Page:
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Ignorance and bias in collective decision:Theory and experiments

Author

Listed:
  • Alexander Elvitar

    () (Centro de Investigación y Docencia Económicas, (CIDE))

  • Andrei Gomberg

    () (Centro de Investigación Económica (CIE), Instituto Tecnológico Autónomo de México (ITAM))

  • César Martinelli

    () (Centro de Investigación Económica (CIE), Instituto Tecnológico Autónomo de México (ITAM))

  • Thomas R. Palfrey

    (California Institute of Technology)

Abstract

We consider a committee with common interests. Committee members do not know which of two alternatives is the best, but each member may acquire privately a costly signal before casting a vote under either majority or unanimity rule. In the lab, as predicted by Bayesian equilibrium, voters are more likely to acquire information under majority rule, and attempt to counter the bias built in favor of one alternative under unanimity rule. As opposed to Bayesian equilibrium predictions, however, some committee members vote for either alternative when uninformed. Moreover, uninformed voting is correlated with a lower disposition to acquire information. We show that an equilibrium model of subjective prior beliefs may account for this correlation, and provides a good fit for the observed patterns of behavior both in terms of rational ignorance and biases.

Suggested Citation

  • Alexander Elvitar & Andrei Gomberg & César Martinelli & Thomas R. Palfrey, 2014. "Ignorance and bias in collective decision:Theory and experiments," Working Papers 1401, Centro de Investigacion Economica, ITAM.
  • Handle: RePEc:cie:wpaper:1401
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    File URL: http://ftp.itam.mx/pub/academico/inves/martinelli/14-01.pdf
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    References listed on IDEAS

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    1. Jens Großer & Michael Seebauer, 2013. "The curse of uninformed voting: An experimental study," Working Paper Series in Economics 64, University of Cologne, Department of Economics.
    2. Camerer, Colin & Weigelt, Keith, 1988. "Experimental Tests of a Sequential Equilibrium Reputation Model," Econometrica, Econometric Society, vol. 56(1), pages 1-36, January.
    3. Martinelli, Cesar, 2006. "Would rational voters acquire costly information?," Journal of Economic Theory, Elsevier, vol. 129(1), pages 225-251, July.
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    5. César Martinelli, 2007. "Rational ignorance and voting behavior," International Journal of Game Theory, Springer;Game Theory Society, vol. 35(3), pages 315-335, February.
    6. McKelvey Richard D. & Palfrey Thomas R., 1995. "Quantal Response Equilibria for Normal Form Games," Games and Economic Behavior, Elsevier, vol. 10(1), pages 6-38, July.
    7. Gerardi, Dino & Yariv, Leeat, 2008. "Information acquisition in committees," Games and Economic Behavior, Elsevier, vol. 62(2), pages 436-459, March.
    8. Timothy Feddersen & Wolfgang Pesendorfer, 1997. "Voting Behavior and Information Aggregation in Elections with Private Information," Econometrica, Econometric Society, vol. 65(5), pages 1029-1058, September.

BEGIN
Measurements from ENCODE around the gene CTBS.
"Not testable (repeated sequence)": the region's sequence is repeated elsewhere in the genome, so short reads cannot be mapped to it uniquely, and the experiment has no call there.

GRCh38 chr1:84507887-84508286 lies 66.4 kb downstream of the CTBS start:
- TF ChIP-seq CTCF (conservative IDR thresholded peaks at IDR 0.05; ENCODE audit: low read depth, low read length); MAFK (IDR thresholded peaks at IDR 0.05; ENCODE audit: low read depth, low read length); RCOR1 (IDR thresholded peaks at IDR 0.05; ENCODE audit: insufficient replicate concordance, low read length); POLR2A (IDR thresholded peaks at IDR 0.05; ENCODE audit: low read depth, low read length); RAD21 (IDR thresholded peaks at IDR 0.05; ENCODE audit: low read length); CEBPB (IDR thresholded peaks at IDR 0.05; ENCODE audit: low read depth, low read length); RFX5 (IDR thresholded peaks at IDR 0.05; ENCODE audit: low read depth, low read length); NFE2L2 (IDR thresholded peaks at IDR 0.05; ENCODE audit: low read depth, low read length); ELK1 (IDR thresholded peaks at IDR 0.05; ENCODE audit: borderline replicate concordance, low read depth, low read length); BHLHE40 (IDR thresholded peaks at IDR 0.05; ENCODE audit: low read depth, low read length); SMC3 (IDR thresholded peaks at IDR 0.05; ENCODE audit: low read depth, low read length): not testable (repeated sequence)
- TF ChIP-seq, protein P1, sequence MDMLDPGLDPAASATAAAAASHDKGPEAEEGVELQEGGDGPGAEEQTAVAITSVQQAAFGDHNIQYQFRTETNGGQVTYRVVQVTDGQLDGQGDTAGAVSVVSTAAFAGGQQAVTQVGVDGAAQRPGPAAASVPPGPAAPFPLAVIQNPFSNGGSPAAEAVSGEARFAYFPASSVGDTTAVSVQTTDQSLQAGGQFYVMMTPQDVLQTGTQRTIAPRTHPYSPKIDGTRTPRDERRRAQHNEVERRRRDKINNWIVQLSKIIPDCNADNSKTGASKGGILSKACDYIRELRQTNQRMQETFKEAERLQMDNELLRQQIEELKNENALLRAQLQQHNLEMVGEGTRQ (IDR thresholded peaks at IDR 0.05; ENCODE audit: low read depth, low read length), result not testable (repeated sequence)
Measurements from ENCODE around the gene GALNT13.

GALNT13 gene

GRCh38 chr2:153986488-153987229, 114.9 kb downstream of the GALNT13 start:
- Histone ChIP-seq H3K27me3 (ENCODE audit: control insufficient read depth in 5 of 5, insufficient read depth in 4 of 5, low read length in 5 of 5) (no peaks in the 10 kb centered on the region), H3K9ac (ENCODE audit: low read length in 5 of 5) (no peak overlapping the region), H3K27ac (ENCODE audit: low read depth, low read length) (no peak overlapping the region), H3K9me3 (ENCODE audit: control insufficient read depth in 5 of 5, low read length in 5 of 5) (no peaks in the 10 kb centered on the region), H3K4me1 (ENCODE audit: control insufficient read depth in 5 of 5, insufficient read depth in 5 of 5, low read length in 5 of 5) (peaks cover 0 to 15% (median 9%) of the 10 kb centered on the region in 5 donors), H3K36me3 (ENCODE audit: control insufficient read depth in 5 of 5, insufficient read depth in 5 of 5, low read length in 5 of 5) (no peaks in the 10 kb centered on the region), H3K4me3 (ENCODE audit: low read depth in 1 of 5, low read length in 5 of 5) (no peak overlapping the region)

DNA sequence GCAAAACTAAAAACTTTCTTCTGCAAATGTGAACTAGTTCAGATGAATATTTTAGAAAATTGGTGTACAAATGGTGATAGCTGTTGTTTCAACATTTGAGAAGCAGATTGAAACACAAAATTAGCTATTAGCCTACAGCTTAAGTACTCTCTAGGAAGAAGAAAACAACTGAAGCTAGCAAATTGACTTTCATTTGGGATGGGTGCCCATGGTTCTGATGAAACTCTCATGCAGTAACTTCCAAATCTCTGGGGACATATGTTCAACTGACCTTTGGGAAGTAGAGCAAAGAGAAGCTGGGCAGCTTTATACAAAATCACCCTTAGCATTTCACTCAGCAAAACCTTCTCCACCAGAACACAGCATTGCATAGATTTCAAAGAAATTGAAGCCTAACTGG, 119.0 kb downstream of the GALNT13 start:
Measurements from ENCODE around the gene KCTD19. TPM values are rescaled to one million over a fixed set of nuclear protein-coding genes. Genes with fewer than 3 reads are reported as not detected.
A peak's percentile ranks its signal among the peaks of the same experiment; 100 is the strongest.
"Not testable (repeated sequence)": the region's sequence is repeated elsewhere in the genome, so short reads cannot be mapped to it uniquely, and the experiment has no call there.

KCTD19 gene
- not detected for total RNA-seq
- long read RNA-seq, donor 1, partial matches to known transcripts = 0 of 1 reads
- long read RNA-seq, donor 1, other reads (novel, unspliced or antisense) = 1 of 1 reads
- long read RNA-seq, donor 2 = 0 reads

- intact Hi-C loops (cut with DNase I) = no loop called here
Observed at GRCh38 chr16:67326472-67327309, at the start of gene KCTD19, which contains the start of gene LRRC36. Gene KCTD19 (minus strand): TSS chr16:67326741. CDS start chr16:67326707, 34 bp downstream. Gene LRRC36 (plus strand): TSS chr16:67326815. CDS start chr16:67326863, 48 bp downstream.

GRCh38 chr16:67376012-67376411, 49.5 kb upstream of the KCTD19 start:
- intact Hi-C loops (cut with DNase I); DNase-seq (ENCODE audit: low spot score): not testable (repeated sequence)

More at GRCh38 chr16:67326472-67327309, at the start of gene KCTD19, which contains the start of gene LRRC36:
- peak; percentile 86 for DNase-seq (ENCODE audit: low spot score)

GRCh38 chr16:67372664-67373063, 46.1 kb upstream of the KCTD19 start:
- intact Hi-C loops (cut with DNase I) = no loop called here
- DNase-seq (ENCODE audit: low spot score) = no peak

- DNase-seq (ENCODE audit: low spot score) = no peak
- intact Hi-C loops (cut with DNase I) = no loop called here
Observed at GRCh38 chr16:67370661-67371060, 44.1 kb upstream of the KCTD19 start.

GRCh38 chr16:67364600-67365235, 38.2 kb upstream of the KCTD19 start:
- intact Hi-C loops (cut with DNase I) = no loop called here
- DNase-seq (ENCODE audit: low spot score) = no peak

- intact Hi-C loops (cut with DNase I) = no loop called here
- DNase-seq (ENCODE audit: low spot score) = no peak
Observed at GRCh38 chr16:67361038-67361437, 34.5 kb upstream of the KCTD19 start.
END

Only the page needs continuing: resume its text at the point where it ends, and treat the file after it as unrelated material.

9. Friedman, James W. & Mezzetti, Claudio, 2005. "Random belief equilibrium in normal form games," Games and Economic Behavior, Elsevier, vol. 51(2), pages 296-323, May.
    10. Feddersen, Timothy J & Pesendorfer, Wolfgang, 1996. "The Swing Voter's Curse," American Economic Review, American Economic Association, vol. 86(3), pages 408-424, June.
    11. Bhattacharya, Sourav & Duffy, John & Kim, Sun-Tak, 2014. "Compulsory versus voluntary voting: An experimental study," Games and Economic Behavior, Elsevier, vol. 84(C), pages 111-131.
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    13. Richard Mckelvey & Thomas Palfrey, 1998. "Quantal Response Equilibria for Extensive Form Games," Experimental Economics, Springer;Economic Science Association, vol. 1(1), pages 9-41, June.
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    Citations

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    Cited by:

    1. Mechtenberg, Lydia & Tyran, Jean-Robert, 2016. "Voter Motivation and the Quality of Democratic Choice," CEPR Discussion Papers 11622, C.E.P.R. Discussion Papers.
    2. Großer, Jens & Seebauer, Michael, 2016. "The curse of uninformed voting: An experimental study," Games and Economic Behavior, Elsevier, vol. 97(C), pages 205-226.
    3. repec:eee:pubeco:v:154:y:2017:i:c:p:34-48 is not listed on IDEAS
    4. Benchimol, Jonathan & Bounader, Lahcen, 2018. "Optimal Monetary Policy Under Bounded Rationality," Globalization and Monetary Policy Institute Working Paper 336, Federal Reserve Bank of Dallas.
    5. Sourav Bhattacharya & John Duffy & Sun-Tak Kim, 2015. "Voting with Endogenous Information Acquisition: Theory and Evidence," Working Papers 151602, University of California-Irvine, Department of Economics.
    6. King King Li & Toru Suzuki, 2016. "Jury voting without objective probability," Social Choice and Welfare, Springer;The Society for Social Choice and Welfare, vol. 46(2), pages 389-406, February.
    7. King Li & Toru Suzuki, 2016. "Jury voting without objective probability," Social Choice and Welfare, Springer;The Society for Social Choice and Welfare, vol. 46(2), pages 389-406, February.

    More about this item

    Keywords

    Condorcet jury theorem; rational ignorance; homemade priors;

    JEL classification:

    • D72 - Microeconomics - - Analysis of Collective Decision-Making - - - Political Processes: Rent-seeking, Lobbying, Elections, Legislatures, and Voting Behavior
    • D83 - Microeconomics - - Information, Knowledge, and Uncertainty - - - Search; Learning; Information and Knowledge; Communication; Belief; Unawareness

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